When Canadian inflation goes up unexpectedly, that is bad for an investor. Though rates have generally been quite stable within the Bank of Canada's target 1-3% range for the last 20 years, data back to the early 1950s shows periods of big jumps and high inflation, such as the chart below from Global-Rates.com. RetailInvestor.org has another chart going back to the 1870s in his discussion of inflation risk. It show huge swings between high inflation and deflation.
Rampant, totally out-of-control inflation can have the same effect as outright default. The chart below from the Credit Suisse Global Investment Returns Yearbook 2011 shows the devastating impact of hyper-inflation on bonds amongst major European countries of France, Italy, Germany and the UK during the 20th century.
It wasn't just inflation that experienced large swings in the past. An investor in US securities would also have been affected by the shifting value of of the US dollar against the Canadian dollar. Investments in non-US foreign securities, which have become ever more popular and accessible through funds and ETFs in the last quarter century, would also have been strongly affected by the movement of the Canadian dollar against many foreign currencies.
The Oanda website, from which the chart below is copied, shows Historical Exchange rates for major foreign currencies going back to the early 1950s. Retail Investor.org has a chart on this page for the US vs Canadian dollar back to 1925. These charts show major shifts and upward /downward movements lasting decades, which might, at first glance, be thought to depress returns for the Canadian investor caught on the wrong side of the long term trends.
In a summary of the renowned book Triumph of the Optimists by the same authors as the Credit Suisse Yearbook, the CXO Advisory blog notes that once exchange rates and local country inflation are netted out the real equity return is what counted most and "local exchange rate fluctuations have not presented a significant disincentive to diversifying internationally in equities over the long term".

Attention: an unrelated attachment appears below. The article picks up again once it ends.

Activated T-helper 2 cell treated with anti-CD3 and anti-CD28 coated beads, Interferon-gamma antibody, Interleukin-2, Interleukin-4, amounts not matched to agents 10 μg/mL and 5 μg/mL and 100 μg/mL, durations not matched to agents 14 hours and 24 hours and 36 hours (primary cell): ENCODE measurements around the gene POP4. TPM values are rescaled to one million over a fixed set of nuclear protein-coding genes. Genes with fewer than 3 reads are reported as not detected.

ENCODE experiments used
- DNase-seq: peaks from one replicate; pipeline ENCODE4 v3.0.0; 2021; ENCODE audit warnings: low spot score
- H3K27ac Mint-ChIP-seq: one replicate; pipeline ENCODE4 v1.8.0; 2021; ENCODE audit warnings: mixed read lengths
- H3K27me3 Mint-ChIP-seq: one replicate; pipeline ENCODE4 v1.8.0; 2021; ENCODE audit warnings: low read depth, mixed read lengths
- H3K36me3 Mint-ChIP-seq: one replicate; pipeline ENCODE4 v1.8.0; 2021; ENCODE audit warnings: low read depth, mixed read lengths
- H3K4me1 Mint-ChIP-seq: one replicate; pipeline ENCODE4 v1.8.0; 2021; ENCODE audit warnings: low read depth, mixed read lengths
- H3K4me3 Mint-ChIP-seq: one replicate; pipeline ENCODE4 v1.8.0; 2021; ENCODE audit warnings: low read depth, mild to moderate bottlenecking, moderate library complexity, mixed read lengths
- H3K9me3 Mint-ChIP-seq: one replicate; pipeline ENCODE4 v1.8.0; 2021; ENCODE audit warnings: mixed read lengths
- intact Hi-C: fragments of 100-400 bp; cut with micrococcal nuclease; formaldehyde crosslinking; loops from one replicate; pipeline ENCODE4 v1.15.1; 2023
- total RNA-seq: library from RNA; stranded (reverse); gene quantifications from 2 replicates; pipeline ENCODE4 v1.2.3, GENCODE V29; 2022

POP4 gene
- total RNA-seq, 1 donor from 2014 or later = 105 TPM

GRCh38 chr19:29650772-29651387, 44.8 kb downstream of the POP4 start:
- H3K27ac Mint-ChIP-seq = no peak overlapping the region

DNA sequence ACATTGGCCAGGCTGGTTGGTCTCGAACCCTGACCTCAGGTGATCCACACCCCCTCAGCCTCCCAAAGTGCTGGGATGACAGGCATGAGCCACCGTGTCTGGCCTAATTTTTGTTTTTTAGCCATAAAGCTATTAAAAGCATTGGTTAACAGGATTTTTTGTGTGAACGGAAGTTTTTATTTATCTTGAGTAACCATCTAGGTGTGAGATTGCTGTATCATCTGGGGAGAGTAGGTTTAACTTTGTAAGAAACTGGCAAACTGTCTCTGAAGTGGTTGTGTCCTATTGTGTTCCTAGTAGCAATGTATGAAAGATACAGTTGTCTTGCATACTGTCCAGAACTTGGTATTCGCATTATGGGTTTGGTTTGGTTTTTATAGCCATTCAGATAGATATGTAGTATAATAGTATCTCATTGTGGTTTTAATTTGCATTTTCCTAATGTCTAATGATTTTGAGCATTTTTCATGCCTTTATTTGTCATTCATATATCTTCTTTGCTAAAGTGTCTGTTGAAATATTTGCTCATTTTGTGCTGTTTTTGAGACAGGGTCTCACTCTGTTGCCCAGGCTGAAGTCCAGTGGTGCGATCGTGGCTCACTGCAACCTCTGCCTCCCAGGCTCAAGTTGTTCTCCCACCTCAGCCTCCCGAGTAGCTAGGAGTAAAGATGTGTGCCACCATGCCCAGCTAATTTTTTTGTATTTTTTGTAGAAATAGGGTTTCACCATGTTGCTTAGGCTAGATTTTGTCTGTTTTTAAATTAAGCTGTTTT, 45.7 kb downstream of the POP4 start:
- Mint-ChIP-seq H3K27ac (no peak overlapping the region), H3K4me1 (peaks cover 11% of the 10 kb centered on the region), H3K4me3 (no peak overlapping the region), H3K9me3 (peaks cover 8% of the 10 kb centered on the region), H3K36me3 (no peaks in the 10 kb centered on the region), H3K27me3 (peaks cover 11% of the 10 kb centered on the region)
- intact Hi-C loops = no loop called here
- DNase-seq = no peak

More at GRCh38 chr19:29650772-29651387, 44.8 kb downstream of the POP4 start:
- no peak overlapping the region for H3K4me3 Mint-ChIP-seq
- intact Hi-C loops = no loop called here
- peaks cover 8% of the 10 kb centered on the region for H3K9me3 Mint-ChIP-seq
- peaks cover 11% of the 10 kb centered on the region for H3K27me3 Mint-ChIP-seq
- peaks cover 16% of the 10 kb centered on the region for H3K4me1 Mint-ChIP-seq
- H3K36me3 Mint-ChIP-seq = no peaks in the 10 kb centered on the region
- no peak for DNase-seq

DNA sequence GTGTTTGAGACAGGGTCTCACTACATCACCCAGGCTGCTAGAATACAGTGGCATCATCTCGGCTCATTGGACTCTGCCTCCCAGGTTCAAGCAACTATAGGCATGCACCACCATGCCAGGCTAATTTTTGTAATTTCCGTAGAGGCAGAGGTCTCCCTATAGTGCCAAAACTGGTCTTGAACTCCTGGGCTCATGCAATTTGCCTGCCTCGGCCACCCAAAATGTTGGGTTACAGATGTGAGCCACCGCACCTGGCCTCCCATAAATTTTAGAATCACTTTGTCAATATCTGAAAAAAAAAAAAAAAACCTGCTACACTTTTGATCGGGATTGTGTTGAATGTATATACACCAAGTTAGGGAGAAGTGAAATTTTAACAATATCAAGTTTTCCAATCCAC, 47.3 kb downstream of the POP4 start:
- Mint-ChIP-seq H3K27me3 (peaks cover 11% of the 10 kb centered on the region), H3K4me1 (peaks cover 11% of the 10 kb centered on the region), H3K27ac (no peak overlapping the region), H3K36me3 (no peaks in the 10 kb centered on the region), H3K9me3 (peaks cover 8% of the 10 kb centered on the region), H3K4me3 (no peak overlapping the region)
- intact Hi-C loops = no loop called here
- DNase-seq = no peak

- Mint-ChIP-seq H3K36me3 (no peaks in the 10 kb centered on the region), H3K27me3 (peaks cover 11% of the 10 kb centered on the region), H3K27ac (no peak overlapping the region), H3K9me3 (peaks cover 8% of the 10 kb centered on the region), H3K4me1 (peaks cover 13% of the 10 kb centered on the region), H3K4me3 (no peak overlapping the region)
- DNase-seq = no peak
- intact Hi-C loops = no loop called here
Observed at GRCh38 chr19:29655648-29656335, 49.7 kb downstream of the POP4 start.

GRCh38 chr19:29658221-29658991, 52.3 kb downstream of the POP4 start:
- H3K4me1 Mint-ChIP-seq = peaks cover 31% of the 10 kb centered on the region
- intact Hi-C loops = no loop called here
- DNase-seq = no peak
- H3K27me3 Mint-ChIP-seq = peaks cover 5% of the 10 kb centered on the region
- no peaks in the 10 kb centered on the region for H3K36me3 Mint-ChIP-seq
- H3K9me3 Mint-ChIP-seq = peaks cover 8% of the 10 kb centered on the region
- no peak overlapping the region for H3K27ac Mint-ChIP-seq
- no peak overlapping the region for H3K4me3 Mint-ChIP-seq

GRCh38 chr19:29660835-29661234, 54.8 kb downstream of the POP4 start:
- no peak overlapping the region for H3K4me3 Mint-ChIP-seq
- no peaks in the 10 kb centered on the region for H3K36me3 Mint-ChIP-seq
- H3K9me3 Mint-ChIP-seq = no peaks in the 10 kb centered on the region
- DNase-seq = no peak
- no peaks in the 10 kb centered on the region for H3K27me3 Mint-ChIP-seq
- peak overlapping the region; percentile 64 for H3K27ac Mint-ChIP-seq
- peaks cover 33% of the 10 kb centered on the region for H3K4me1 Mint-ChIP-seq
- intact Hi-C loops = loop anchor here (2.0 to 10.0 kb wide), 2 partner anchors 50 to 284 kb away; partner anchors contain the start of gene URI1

Including both Inflation and Currency, what were the worst returns for a Canadian investor?
The best available free online resource for seeing the combined effect of inflation and currency for the Canadian investor appears to be Stingy Investor's Asset Mixer. By filling in 100% allocations to each asset class in turn, it is possible to see how each fared over the maximum period of available data. Results are in real-after inflation Canadian dollars and assume no fund fees, which we will look at separately in a future post.
- Worst drop 1971 -11.6%, recovery 11 years
- Total down years 9 / 41 or 22%
Canadian Bonds 1970 to 2010
- Worst drop 1980 -10.9%, recovery 2 years
- Total down years 5 / 41 years or 12%
- Worst drop 1973 -39.6%, recovery time 6 years
- Total down years 13 / 41 or 32%
- Worst drop 2003 - 26.9%, still recovering; next worst 1972 -25.5% recovery time 12 years
- Total down years 17 / 40 or42%
- Worst drop 2000 -49.7%, still recovering 11 years later, next worst 1973 -49.1%, recovery time 10 years
- Total down years 13 / 41 or 32%
Developed World Stocks EAFE 1970 to 2010
- Worst drop in 1973 -45.8%, recovery time 5 years, next worst 2000 -42.1%, still recovering
- Total down years 14 / 41 or 34%
- Worst drop in 2008 -43.1%, still recovering, next worst 2000 -35.6%, recovery time 5 years
- Total down years 8 / 23 years or 35%
Bottom Line: Currency and inflation contribute to return downside over periods of up to a decade. The investor must be able to exercise patience.
Disclaimer: this post is my opinion only and should not be construed as investment advice. Readers should be aware that the above comparisons are not an investment recommendation. They rest on other sources, whose accuracy is not guaranteed and the article may not interpret such results correctly. Do your homework before making any decisions and consider consulting a professional advisor.